By JONAH LOSSIAH
One Feather Staff
Tuesday, Aug. 16 marked the groundbreaking for a new Speakers Building in Cherokee that will facilitate preservation of the Cherokee language.
The facility will have multiple offices, a meeting room, a small library, recording room, classrooms, and more. The approximately 8,300 square foot building will be located on the grounds below the New Kituwah Academy.
“The Speakers Council will not have to look for a place to meet – where the speakers come to have the speakers gathering and have a consortium meeting with the United Keetoowah Band and the Cherokee Nation of Oklahoma. This new structure will enhance second language speakers and benefit our community. It will represent the community values of the Eastern Band of Cherokee Indians,” said Roger Smoker, chairperson of the Cherokee Speakers Council.
The building looks to be completed within 18-24 months once the final details are set. Travis Sneed, director of EBCI (Eastern Band of Cherokee Indians) support services, said that there are still ongoing negotiations for pricing and contracting. As soon those are finalized, construction can begin.
It will be a place to generate materials, meet, study, and teach. Beloved Woman Myrtle Driver Johnson spoke to the importance of having a single location for all these functions.
“I think about the teachers who had no place to work to generate materials for the children to use. But now, we will have our own building. Lord willing I’m still here. But we will now finally have our own building. The buildings I think of where materials were generated were the women’s shelter, the TOP building, Ginger Lynn, the Academy, and of course, the speakers building above there. Tribal Council, Chief, and Vice Chief, to me this is a dream come true. To have one place where we can develop these materials,” said the Beloved Women.
Bo Lossiah, Speakers Council administrator, took time to thank many of the people that have been involved in making this building a reality. He also wanted to explain why this building and the Speakers Council are so important to the culture and the future of the language.
“The Cherokee Speakers Council is the culture and language resource assembly. They’re yours, they’re ours. And as I’ve said many times, a nonrenewable resource. I can’t replace you. I can spend time with you, I can record it, I keep it, and we can all hold it in our hearts forever,” said Lossiah.
“Many of the speakers are scholars and researchers of the culture and language. Some go all over the place. They go to the American Philosophical Society up in Philadelphia. They collect materials that people have collected long since and identify what they are. Is it medicine, is it something that everyone should see? Is it something the general public would understand? They can bring back words for some things that have been lost in time.”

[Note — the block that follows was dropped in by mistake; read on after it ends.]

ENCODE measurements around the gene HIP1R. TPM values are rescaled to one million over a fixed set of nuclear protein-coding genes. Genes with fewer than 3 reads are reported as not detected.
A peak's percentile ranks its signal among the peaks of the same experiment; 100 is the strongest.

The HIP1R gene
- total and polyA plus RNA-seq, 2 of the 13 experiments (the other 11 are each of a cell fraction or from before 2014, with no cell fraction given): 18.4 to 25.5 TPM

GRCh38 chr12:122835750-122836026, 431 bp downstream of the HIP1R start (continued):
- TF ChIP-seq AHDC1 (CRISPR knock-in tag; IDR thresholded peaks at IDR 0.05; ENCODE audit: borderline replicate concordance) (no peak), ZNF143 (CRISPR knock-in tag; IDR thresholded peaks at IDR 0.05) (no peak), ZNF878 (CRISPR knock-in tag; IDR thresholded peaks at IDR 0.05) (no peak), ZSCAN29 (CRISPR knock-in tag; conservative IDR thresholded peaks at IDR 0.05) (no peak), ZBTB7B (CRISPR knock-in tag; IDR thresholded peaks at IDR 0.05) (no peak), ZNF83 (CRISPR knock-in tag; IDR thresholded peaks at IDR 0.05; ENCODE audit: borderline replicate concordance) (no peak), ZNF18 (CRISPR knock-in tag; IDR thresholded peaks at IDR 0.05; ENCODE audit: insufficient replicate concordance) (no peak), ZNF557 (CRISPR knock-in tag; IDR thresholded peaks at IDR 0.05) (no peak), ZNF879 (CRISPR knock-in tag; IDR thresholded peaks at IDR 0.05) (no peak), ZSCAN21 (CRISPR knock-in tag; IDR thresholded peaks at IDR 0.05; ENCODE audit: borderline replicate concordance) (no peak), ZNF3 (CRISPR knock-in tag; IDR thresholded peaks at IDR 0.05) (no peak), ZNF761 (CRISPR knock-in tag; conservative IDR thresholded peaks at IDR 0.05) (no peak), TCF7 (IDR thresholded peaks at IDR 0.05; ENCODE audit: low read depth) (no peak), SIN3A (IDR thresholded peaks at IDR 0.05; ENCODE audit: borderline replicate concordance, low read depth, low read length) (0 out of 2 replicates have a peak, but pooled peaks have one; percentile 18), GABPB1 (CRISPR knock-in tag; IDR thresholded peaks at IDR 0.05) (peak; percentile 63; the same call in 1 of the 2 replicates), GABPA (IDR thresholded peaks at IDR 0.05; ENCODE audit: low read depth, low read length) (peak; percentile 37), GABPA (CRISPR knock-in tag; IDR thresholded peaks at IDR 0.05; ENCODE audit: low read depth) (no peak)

Lossiah ran through the future functions of the building and how the design came to be.
“[The speakers] bring it back and they share. They give us full meaning and context for what they is. So, they’ve asked for a resource room. In this building, there will be a speaker resource room. They asked for a place to record close by. A lot of times they’re on a subject and they start talking it’s just a great conversation. Now, we have a recording studio in place,” said Lossiah.
He closed with words of encouragement and a Cherokee word to hold onto as the project moves forward – hidiyelisesdigwu, ‘let us all keep on keeping on.’
Last to speak was Principal Chief Richard G. Sneed, who wanted to emphasize the magnitude of this project.
“Today’s a historic day. It’s historic because we break ground for a building that is quite possibly one of the most important buildings we’ve ever erected as the Eastern Band of Cherokee Indians on tribal land. I say this not because of the design of the building, as beautiful as it is. Or the size of the building. But for what this building represents,” Chief Sneed.
“To lose the language is to lose the very essence of our identity as native people. This building, as beautiful as it is, represents so much more than the brick and mortar that will construct it. This building represents the past. The past resilience and strength of our ancestors who refused to stop speaking the language. It represents the presence. The present courage, strength, and tenacity of our own people who have held fast and continue to speak and teach our language. It represents a promise. The promise to further generations and Cherokees who will use this space to teach and learn our sacred gift for generations to come.”
Chief Sneed finished by doubling down on the promise for language support. He said that they are looking to make the Cherokee Adult Language Learners (CALL) program a full-time position that would increase pay and maintain EBCI employee status.